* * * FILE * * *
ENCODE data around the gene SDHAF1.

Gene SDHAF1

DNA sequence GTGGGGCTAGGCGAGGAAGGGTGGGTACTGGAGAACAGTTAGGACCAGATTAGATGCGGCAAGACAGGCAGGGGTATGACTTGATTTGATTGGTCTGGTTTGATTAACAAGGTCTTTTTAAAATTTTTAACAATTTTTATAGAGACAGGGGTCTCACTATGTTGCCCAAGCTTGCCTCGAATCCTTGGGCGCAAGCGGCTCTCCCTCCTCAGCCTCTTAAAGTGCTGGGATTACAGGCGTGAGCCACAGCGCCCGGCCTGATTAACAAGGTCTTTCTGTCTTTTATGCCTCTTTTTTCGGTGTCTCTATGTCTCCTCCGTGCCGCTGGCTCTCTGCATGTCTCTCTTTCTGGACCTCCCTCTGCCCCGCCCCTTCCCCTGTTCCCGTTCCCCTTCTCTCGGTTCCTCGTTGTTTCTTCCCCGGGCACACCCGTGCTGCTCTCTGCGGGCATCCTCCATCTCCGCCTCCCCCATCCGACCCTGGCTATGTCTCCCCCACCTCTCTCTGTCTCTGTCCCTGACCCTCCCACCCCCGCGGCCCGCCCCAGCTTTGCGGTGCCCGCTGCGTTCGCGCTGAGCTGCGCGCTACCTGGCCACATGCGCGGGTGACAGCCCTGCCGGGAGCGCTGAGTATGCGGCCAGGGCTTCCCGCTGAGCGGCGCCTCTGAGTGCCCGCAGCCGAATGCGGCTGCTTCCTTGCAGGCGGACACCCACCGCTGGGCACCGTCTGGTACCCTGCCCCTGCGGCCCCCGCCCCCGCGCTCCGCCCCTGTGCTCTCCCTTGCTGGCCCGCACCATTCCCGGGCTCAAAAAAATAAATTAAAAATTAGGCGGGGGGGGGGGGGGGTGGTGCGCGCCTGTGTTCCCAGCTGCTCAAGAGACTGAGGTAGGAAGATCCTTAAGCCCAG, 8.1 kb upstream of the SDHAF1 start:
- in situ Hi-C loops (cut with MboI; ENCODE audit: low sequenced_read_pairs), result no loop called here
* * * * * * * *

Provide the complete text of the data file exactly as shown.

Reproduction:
ENCODE data around the gene SDHAF1.

Gene SDHAF1

DNA sequence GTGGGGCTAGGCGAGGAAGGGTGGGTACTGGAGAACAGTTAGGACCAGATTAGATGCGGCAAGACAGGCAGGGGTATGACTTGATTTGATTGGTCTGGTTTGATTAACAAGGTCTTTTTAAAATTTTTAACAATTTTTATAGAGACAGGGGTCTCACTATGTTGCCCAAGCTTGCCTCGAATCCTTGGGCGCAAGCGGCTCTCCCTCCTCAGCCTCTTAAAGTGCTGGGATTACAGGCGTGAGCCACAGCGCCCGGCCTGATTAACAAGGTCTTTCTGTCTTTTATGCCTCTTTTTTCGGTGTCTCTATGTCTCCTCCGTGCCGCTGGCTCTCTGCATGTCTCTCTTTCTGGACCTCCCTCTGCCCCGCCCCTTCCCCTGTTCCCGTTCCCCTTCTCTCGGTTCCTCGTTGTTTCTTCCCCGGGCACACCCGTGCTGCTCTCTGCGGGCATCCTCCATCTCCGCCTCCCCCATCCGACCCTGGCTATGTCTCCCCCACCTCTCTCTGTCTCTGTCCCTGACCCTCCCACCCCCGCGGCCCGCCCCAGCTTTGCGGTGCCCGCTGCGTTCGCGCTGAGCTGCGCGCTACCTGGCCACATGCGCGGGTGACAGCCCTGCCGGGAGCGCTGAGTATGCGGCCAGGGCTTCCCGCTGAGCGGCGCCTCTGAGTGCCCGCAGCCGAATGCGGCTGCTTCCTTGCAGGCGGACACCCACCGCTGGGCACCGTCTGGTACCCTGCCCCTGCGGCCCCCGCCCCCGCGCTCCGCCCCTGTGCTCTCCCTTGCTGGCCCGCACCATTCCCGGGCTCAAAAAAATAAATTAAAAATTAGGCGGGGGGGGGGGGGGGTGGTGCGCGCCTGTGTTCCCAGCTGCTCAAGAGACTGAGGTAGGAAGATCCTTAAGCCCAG, 8.1 kb upstream of the SDHAF1 start:
- in situ Hi-C loops (cut with MboI; ENCODE audit: low sequenced_read_pairs), result no loop called here